Of course the Church can claim it never opposes a "stable, life-giving relationship" if the Church gets to define same-sex relationships, or second marriages, or marriages by priests as not being "life-giving." (Presumably the Catholic Church does not pretend to have its own definition of "stable.") The Church can say that a relationship, no matter how stable and life-giving, is not "life-giving" if it breaks a rule of "traditional morality."

            Suppose we have a man and a woman who are married and have five children, who love and support each other and their children, and both rely on each other and cannot imagine what they would do without each other. However, their marriage is purely a civil one, because the wife was previously married in the Church to another man, and was unable to get an annulment because the marriage was considered valid even though it ended disastrously. Now however "stable and life-giving" the second marriage appears to all observers, it is not considered stable and life-giving by the Church. But suppose one thing changes. Suppose the woman's first husband dies. Amazingly, the second marriage that was not "life-giving" is suddenly (by a Church wedding) rendered "life-giving." Now, what is the difference between the two phases of the relationship—the one with the first husband alive, and the one with the first husband dead? There is no difference at all between the phases of the relationship, except that in second phase, no "rule" is being broken.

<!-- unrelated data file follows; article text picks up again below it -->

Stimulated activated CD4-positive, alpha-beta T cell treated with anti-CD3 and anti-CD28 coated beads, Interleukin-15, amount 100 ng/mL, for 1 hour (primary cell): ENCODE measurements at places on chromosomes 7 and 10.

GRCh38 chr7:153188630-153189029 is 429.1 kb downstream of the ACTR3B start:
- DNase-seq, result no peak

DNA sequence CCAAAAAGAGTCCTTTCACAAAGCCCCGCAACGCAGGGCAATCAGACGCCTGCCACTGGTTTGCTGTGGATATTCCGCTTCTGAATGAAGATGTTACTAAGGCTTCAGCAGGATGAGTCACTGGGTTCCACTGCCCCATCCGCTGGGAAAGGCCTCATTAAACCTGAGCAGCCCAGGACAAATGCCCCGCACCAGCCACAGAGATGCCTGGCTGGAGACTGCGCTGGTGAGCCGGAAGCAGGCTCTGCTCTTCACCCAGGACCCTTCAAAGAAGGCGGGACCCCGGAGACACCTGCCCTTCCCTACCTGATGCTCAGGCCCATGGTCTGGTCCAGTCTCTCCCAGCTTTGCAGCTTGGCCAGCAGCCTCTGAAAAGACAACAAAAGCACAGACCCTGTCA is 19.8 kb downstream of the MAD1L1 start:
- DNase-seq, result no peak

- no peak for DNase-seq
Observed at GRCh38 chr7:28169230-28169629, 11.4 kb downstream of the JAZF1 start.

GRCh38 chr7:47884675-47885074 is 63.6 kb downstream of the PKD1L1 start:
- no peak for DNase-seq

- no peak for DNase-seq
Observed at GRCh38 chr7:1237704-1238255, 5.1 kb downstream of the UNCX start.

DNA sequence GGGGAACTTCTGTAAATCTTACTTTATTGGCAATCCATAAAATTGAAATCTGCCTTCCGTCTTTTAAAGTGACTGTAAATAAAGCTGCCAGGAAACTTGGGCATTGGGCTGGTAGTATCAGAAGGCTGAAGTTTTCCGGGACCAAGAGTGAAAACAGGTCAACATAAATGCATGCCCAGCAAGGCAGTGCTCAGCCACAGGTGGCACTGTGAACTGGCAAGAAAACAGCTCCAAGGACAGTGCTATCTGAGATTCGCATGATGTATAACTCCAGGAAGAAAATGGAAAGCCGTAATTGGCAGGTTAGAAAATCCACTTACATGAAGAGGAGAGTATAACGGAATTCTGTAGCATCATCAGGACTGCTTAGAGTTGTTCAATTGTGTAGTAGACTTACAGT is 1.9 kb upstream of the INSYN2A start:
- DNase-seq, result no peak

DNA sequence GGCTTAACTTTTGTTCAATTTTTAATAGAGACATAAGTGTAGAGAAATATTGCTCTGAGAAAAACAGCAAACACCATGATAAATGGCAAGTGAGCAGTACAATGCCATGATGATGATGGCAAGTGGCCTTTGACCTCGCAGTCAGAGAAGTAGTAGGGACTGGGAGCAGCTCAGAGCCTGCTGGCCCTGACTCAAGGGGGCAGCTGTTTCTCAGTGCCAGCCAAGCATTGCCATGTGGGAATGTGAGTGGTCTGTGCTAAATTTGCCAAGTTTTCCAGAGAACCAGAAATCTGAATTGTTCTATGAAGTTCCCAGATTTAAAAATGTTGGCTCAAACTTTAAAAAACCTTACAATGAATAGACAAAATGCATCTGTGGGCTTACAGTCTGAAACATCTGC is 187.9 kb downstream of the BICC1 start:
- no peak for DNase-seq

Say the married couple lived in Chicago and the first husband lived in Beijing, China, and they never communicated. Nevertheless, the death of the first husband somehow changes the nature of the relationship in the eyes of the Church. But of course in reality, nothing about the relationship itself changes. So what sense does it make to say the relationship before the death of the first husband is not "life-giving" and after the death of the husband is "life-giving."